For our next piece, Spinning, we took Chris Radigan out of Shop-Talk and had him perform his piece solo. We brought him into the Glen Morris Theatre. I got equipment from the University of Toronto and shot him spinning in circles from different angles. I circled him. I shot from above and below, and constructed his simple movements into a 15-minute film called Spinning (1974). We were aware of CEAC (Centre for Experimental Art and Communication), which owned a four-story warehouse building at 15 Duncan Street. It was another venue where we could stage our work. Spinning ran four nights, and featured Chris spinning for 45 minutes. There were a couple of monitors that ran a looped version of the film with some augmented sound. It wasn’t a particularly stylish show. We got an audience of two people and a dog.
I had been to CEAC a few times, for instance to see Running in O and R by Peter Dudar and Lily Eng (1976). It was like watching a game of cricket, where there are two batters and if one gets a hit the two trade places. Peter and Lily were running back and forth from one side of the room to the other. There might have been 20 people in the audience. This stuff was really fringe. What’s interesting is that today people have made these past events very precious to enhance their egos or to give people the impression that something important was going on. However, the really vital scene in Toronto was not the underground (and we were the underground) but theatre. Theatre exploded in Toronto during the seventies. Canadians were starting to write plays and new theatres sprang up like Passe Muraille, Factory Lab and Toronto Free Theatre.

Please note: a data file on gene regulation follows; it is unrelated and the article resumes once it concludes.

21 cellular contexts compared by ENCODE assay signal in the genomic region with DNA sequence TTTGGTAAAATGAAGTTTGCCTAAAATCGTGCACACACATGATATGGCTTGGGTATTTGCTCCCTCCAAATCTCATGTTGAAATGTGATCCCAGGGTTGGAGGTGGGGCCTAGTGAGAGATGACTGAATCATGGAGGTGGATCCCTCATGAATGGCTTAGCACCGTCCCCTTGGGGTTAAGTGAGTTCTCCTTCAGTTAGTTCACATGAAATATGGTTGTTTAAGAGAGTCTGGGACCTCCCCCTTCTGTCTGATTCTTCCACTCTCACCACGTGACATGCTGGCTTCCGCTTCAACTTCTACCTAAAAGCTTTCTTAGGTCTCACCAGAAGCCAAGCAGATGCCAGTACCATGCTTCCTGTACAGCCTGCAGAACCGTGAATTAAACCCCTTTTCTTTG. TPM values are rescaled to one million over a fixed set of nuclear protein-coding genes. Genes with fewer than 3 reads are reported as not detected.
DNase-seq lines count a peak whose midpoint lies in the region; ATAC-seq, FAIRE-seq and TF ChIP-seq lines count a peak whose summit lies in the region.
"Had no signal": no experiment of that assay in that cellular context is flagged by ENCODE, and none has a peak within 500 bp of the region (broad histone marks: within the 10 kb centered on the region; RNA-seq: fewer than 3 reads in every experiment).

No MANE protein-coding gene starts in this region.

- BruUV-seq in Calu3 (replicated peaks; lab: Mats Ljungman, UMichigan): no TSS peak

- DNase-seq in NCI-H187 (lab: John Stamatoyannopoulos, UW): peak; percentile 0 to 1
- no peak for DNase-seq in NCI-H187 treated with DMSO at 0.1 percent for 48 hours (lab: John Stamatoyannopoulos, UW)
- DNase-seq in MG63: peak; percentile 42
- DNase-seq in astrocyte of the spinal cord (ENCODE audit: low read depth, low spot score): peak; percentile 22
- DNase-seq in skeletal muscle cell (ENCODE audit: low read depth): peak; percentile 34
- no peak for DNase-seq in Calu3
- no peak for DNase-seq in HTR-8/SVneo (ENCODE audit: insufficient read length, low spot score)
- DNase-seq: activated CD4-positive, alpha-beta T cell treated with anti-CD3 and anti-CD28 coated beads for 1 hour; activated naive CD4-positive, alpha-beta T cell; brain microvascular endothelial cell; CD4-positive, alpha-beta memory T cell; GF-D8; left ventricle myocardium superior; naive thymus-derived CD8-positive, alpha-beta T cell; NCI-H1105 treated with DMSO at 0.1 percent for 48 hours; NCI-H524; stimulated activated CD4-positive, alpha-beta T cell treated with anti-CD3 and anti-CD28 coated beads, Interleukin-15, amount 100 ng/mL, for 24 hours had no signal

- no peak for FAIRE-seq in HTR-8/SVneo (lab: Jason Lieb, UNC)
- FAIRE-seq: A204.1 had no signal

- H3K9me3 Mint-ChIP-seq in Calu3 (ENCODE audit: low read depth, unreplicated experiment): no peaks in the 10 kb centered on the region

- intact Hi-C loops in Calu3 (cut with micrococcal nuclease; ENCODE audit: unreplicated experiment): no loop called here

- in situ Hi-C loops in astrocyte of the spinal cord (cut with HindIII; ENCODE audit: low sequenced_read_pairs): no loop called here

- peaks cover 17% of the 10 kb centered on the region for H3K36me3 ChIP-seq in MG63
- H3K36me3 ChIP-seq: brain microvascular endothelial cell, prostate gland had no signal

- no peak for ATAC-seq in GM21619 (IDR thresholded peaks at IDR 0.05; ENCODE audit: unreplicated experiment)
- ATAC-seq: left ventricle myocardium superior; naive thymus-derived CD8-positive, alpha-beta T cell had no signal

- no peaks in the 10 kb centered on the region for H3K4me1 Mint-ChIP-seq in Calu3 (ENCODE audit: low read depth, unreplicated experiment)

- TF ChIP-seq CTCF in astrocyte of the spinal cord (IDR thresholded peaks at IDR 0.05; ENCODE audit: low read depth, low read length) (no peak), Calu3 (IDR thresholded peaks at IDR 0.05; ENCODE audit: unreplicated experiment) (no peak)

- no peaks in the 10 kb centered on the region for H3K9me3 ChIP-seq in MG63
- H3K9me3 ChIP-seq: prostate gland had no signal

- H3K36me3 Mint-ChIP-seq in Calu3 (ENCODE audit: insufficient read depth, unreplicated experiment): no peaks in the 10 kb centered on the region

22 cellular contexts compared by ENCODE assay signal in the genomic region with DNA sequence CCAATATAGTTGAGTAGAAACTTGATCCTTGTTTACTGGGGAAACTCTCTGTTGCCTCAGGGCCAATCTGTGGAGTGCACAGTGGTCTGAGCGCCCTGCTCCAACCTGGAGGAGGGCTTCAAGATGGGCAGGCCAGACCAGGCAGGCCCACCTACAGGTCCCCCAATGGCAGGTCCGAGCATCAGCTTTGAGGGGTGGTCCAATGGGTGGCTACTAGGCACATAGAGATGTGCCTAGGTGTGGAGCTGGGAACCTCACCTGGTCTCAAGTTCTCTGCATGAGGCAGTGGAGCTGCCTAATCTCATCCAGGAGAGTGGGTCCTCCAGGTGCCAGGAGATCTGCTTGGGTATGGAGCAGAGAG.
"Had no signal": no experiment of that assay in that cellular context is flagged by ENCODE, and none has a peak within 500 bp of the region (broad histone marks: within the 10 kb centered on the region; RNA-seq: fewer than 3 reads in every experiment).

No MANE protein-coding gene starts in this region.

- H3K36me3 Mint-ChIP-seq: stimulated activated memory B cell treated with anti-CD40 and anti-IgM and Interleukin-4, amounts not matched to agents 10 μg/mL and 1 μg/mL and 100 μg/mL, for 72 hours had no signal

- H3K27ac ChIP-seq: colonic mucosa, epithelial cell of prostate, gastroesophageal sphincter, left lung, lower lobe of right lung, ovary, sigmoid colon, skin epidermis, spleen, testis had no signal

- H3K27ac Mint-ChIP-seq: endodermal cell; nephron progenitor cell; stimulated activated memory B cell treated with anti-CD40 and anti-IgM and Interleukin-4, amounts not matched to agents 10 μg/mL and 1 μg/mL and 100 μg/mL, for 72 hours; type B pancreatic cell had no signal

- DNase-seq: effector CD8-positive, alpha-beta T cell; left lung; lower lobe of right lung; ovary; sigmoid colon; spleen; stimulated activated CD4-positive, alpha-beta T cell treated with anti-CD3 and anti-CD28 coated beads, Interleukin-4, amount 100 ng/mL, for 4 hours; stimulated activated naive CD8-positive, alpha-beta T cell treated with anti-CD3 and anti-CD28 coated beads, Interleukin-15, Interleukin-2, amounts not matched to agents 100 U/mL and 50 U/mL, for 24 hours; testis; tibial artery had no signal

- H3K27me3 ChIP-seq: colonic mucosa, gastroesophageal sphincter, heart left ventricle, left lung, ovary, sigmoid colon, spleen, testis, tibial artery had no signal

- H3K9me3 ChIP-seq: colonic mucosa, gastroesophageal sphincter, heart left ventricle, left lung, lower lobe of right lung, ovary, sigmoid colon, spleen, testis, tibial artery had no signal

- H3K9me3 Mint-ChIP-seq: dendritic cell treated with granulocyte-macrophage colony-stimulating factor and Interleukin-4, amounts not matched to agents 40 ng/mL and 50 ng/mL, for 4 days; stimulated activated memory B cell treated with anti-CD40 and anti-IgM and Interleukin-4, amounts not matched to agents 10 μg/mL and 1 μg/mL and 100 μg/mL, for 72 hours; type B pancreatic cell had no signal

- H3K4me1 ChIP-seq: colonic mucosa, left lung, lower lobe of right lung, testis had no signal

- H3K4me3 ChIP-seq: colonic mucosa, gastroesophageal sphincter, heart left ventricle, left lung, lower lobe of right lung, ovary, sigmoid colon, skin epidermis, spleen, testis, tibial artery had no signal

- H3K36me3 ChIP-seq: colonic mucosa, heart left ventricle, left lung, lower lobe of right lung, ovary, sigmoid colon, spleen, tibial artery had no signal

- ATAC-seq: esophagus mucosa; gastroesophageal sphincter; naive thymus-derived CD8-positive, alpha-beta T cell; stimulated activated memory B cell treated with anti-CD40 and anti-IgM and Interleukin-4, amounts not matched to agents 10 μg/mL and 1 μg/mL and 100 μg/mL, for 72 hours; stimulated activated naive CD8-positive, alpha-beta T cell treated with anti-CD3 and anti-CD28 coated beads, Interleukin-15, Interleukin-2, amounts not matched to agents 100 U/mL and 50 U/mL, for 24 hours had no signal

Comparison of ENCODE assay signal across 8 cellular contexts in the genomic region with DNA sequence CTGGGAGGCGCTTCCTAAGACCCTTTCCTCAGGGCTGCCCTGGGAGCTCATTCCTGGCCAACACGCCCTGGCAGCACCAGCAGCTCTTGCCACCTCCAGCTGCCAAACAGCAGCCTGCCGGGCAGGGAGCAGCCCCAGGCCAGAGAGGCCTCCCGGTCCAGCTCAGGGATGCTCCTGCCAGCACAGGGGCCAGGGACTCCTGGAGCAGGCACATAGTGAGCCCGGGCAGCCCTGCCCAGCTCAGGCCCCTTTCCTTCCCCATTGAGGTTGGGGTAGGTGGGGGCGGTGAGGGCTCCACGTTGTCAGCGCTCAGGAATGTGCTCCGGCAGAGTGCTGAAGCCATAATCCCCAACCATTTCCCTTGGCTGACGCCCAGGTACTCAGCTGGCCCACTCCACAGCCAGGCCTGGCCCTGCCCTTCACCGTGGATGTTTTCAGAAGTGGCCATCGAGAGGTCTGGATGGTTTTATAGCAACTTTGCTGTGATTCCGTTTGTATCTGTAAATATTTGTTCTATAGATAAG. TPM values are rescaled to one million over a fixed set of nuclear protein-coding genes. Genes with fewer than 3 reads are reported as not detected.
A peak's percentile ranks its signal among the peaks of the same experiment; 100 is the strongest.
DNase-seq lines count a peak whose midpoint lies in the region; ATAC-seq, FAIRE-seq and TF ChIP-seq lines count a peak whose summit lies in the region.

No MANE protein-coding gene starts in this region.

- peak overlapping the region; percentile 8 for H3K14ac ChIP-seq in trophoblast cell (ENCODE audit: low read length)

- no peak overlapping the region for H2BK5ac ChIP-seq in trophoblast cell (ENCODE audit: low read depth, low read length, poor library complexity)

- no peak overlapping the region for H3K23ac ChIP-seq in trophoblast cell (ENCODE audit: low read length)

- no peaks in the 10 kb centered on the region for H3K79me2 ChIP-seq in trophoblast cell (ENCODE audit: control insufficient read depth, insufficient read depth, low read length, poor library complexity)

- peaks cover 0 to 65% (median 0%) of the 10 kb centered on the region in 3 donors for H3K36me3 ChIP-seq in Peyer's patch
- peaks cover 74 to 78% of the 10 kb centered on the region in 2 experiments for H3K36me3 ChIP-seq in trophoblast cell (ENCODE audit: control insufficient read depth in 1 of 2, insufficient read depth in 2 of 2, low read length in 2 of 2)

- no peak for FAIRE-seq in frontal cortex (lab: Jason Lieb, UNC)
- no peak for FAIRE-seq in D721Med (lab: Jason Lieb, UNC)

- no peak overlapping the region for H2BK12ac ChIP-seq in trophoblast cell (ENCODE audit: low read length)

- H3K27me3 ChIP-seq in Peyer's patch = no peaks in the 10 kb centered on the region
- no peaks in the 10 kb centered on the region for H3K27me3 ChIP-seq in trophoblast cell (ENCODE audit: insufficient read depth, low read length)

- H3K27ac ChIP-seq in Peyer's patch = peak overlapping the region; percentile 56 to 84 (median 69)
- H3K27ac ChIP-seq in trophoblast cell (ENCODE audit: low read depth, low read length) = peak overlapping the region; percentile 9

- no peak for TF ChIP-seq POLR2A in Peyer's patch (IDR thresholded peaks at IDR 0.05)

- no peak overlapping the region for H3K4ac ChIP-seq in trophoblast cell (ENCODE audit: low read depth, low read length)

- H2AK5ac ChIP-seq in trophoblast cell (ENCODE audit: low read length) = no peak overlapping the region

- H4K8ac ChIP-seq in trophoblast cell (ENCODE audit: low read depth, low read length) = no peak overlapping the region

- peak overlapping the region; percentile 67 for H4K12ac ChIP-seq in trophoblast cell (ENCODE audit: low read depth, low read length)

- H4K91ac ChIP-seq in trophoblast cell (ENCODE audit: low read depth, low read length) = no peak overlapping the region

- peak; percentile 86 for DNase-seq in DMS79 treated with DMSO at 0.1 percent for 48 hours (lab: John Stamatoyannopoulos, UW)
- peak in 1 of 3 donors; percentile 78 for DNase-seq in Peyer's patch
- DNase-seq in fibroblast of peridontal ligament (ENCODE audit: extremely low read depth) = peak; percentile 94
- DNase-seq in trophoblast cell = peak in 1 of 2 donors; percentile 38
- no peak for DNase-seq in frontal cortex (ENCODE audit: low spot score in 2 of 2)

CEAC was dirty and empty. They had a big space, the entire fourth floor of a warehouse building, and I think Amerigo lived with his boyfriend in the back. A lot of it was gay and I’m very straight. I’ve got nothing against gay sexuality, but there was something about the place that put me on edge. I didn’t feel comfortable, maybe because sometimes there were naked men walking around. I remember that. There was a naked guy walking to the bathroom. It was an extension of the hippie commune where everyone iss supposed to be cool, and all types behavior were accepted. There were a lot of people doing odd, experimental stuff, and Richard and I were on the fringes of it. I wasn’t one of the major players like Michael Snow or Amerigo at CEAC or whoever was running A Space at the time.
Mike: Did others feel on edge at CEAC? Did it feel like a small scene of insiders?
Wyndham: Very much. It was a closed scene. I don’t know what other people’s reactions were, but this wasn’t for a middle class audience. You ain’t gonna get blue rinse and shirt and tie. You’re going to get people like myself, or people in the alternative scene. Occasionally there were more upscale events like Philip Glass’s concert of Einstein on the Beach (1975) that drew fifty or sixty people. That was the largest crowd I’d ever seen there.
My interest was in film, so if I was going out for entertainment, I would try to see films. Plus I was poor, still am, and going out meant spending money, even if it was five bucks, which at that time could buy food for a week. I was always very conscious of the fact that I was an outsider and dead broke. I had to drive cab back in the quote real world. So when I got into a place like CEAC it felt very closed and precious, I’m sure they thought they were doing something radical that was going to change the world.